Yesterday saw the Western release of the Japanese game I am Setsuna. If you’ve never heard of I am Setsuna know that is from a combination of efforts from both Square-Enix and Tokyo Game Factory. Square-Enix is no stranger to the RPG game sphere having practically invented it back in the 1980s with the likes of Final Fantasy. That being said, I am Setsuna is an attempt to return to the glory days of 16-bit RPGs. Know somebody, or have you yoursefl played Chrono Trigger, Final Fantasy 6 (3 in the USA), or Secret of Mana/Evermore? Chances are that they will love this brand new game from Square!
I am Setsuna plays heavily into old school nostalgia. I’m not sure your average run of the mill gamer these days would understand it but for us veterans who grew up on Nintendo/Super Nintendo it is a must have. Long hailed as the spiritual successor to Chrono Trigger, I am Setsuna utilizes Active-Time Battle…or for the uninitiated, ‘menu-based combat’. Personally, I love and miss my 16-bit style Japanese RPGs and I am Setsuna is like a trip to an old playground that has received a serious face-lift.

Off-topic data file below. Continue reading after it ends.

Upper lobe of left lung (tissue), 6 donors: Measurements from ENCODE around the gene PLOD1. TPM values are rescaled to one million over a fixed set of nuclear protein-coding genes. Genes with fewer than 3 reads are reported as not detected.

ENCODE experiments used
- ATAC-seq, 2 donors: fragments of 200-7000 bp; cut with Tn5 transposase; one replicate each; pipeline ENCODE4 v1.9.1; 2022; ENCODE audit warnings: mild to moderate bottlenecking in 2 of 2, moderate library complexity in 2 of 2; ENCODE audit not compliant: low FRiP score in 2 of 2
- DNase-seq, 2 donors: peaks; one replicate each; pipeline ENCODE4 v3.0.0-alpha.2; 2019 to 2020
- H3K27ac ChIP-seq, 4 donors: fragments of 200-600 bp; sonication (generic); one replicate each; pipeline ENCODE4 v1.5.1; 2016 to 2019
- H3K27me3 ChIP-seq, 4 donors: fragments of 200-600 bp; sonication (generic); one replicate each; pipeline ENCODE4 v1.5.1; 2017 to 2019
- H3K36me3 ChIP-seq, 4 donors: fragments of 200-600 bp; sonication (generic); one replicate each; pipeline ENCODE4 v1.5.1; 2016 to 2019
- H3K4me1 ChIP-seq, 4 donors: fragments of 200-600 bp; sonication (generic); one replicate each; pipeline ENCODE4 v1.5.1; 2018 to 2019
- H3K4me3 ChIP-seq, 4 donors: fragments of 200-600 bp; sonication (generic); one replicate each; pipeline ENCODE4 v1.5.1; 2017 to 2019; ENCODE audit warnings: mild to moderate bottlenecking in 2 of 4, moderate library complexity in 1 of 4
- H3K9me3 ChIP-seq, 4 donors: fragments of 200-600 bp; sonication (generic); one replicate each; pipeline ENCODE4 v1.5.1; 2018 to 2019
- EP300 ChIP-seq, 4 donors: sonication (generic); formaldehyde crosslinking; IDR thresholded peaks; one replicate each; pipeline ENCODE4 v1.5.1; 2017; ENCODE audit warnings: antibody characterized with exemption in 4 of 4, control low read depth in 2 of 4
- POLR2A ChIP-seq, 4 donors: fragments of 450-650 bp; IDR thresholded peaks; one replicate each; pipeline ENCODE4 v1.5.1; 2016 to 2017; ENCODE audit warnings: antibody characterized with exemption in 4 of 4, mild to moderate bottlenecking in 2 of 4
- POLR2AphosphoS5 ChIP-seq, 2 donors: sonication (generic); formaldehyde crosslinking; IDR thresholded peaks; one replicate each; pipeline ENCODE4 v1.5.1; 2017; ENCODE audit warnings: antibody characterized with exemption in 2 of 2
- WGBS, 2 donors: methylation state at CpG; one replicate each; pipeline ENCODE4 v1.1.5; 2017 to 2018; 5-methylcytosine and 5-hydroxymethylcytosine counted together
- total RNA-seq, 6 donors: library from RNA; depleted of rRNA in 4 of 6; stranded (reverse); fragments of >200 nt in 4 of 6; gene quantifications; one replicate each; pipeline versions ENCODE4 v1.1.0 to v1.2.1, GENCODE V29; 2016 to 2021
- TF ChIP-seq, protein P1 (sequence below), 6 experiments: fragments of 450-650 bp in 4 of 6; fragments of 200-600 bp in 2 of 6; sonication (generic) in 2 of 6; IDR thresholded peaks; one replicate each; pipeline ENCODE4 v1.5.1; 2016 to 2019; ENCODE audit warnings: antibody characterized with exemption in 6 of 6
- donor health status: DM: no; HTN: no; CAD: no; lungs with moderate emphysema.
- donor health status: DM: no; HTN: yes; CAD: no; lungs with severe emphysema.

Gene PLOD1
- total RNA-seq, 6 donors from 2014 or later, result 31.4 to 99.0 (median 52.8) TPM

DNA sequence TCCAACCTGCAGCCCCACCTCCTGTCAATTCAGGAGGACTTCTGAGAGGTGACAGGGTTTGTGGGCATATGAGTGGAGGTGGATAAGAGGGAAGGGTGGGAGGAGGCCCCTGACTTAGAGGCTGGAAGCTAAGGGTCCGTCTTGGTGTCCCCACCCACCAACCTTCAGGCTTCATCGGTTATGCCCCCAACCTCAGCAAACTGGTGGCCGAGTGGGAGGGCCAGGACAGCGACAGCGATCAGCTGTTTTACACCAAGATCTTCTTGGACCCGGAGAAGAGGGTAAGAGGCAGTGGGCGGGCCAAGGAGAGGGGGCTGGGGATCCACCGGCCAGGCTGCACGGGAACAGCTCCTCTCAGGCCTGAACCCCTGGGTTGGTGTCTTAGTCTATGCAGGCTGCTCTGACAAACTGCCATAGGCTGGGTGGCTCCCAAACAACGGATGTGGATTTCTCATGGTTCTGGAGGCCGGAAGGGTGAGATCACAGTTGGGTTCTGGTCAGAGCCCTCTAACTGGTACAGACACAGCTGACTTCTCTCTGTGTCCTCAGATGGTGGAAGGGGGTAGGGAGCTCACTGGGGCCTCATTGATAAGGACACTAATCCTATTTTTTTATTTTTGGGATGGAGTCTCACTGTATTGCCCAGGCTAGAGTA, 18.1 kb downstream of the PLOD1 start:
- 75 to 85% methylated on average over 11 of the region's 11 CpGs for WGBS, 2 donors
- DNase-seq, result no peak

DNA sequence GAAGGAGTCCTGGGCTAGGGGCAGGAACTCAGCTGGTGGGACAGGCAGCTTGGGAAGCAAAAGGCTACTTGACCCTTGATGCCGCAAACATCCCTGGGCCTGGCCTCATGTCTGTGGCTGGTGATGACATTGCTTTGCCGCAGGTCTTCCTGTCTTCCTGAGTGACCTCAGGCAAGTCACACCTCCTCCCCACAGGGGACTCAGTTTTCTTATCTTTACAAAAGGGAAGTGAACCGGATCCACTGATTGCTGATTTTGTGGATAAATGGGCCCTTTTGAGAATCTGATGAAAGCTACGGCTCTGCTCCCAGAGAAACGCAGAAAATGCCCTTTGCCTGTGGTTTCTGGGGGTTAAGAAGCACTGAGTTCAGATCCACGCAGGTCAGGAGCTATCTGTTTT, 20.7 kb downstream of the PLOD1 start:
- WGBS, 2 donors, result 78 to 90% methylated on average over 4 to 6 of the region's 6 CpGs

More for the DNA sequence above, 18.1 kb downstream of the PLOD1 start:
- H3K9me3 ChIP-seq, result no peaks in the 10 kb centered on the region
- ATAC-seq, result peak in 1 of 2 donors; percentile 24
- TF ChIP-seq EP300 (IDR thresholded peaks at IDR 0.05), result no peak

The above video is the release trailer for Setsuna and you can clearly see the improvements made to the vintage system. The piano-based soundtrack is haunting. The graphics are crisp and sharp but still leave something to the imagination. I think one of the most interesting aspects is that you must read the dialogue. Sure, back in the day I always wanted to hear characters talk but I am Setsuna now lets me imagine again what the characters would sound like and to apply my own ideas to the characters.
If you are craving a trip down memory lane or pine for the long-lost days of Super Nintendo, then you need to pick up I am Setsuna. Available on both PC and PS4, Setsuna doesn’t hold your hands or give you non-stop tutorials. If anything, you have to pay attention and try things out on your own accord. Just keep playing with that adventurous spirit and you’ll love the ride I am Setsuna will take you on…even if the theme of the game is ‘sorrow’.